Seattle Mayor Jenny Durkan is once again extending the city’s COVID-19 moratorium on evictions, this time through Sept. 30, her office said Friday.
Seattle’s extension will “ensure we can provide the cash rental assistance and housing support that is critical to stabilizing the community as we reopen,” Durkan said in a statement.
The city’s moratorium was set to end June 30, but Seattle and King County are still in the process of distributing tens of millions of dollars in payments to landlords on behalf of tenants who are behind on rent.
A similar, statewide moratorium on evictions is still set to expire June 30, with Gov. Jay Inslee mulling what to do.
Residential landlords groups criticized Durkan’s announcement, while tenant advocates hailed the decision. An estimated 86,500 people, or about 10% of renters, are behind on their rent across the Seattle metro area, which includes Tacoma and Bellevue, according to a recent survey by the U.S. Census Bureau.
Initially established in March 2020, Seattle’s moratorium is an attempt by the city to stave off evictions of people who lost jobs because of the pandemic and fell behind on their rent payments. This is the fifth extension Durkan has ordered.
The city’s moratorium applies to residential, nonprofit and small-business tenants, with small businesses defined as those with 50 or fewer employees. Most evictions are prohibited for those tenants, including evictions for nonpayment of rent, though tenants remain legally obligated to pay rent and can accumulate debt.
Seattle is requiring landlords to offer payment plans and has banned late charges and interest. Evictions can be sought in dangerous situations.
Landlords have objected to extensions of eviction bans.
“The conditions that caused the enactment of the moratorium no longer exist,” said Brett Waller, director of government affairs at the Washington Multi-Family Housing Association, citing rising vaccination rates and the economy reopening.
Extending the moratorium “is really just kicking the can down the road and not actually fixing anything for anyone,” he said.
But tenant advocates praised Durkan’s move Friday and said Inslee should follow suit for the state moratorium.
“A lot of people are saying, ‘Everyone is recovering. Things are opening back up.’ That is not true for a lot of low-income households in Seattle and across Washington state,” said Michele Thomas, director of policy and advocacy at the Washington Low Income Housing Alliance.
Durkan’s latest order says that on Sept. 30 the city moratorium will sunset and a city law providing tenants a six-month defense in court against eviction due to pandemic hardship will take effect.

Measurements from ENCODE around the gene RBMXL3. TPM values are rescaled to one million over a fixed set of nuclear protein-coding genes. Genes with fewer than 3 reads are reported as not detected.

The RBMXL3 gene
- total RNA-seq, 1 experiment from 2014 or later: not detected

Seattle’s City Council passed additional tenant-protection laws this month, including a defense in court against evictions that are based on rent debt accumulated during the pandemic. Tenants will need to sign declarations that they suffered financial hardships during the crisis.
Now that tenants can cite that defense, City Hall should focus on “getting assistance to the people who need it right now,” Waller’s organization and the Rental Housing Association of Washington said in a joint statement.
Tenant advocates warn lifting the moratorium too soon could have a disproportionate effect. Among white tenants surveyed by the Census Bureau in late May and early June, about 8% were behind on rent, compared to about 15% of Black tenants and 15% of Hispanic or Latino tenants.
Holding off on evictions provides time for officials to ramp up assistance mechanisms and gives tenants “more time to get back in the workforce, get jobs and start saving up to pay back the significant amount of arrears they’ve accumulated,” Thomas said.
Even as the end date approaches, some Washington counties have not yet distributed rent assistance.
The Legislature recently passed a law guaranteeing free eviction-court lawyers for tenants with low incomes, but those lawyers are not yet in place. (The law gave the state’s Office of Civil Legal Aid three months to draft a plan to implement the law within one year.) The state is also establishing mediation programs to help landlords and tenants avoid court.
That leaves Inslee considering whether to extend the state’s moratorium again.
“We are concerned about the transition period where these programs are not yet up and running,” the governor said Thursday. “We have not made any final decisions on this.”
Inslee said his office would “have some decisions obviously before the end of June,” but offered no details.
King County distributed about $38 million in rental assistance last fall, but has yet to distribute an additional $145 million in federal funds earmarked for that purpose. Seattle has distributed at least $18 million in rental assistance since COVID-19 hit and recently approved an additional $23 million in federal funds.
The city and county will soon consider more funds from the latest federal stimulus, the American Rescue Plan Act.
The county is still processing applications for rental assistance and ramping up a database to manage the surge, according to Mark Ellerbrook, director of the county’s Department of Community and Human Services.
More money is expected to start flowing in mid-July, Ellerbrook said. To qualify, tenants must make half of the area’s median income or less; the median is roughly $41,000 annually for an individual.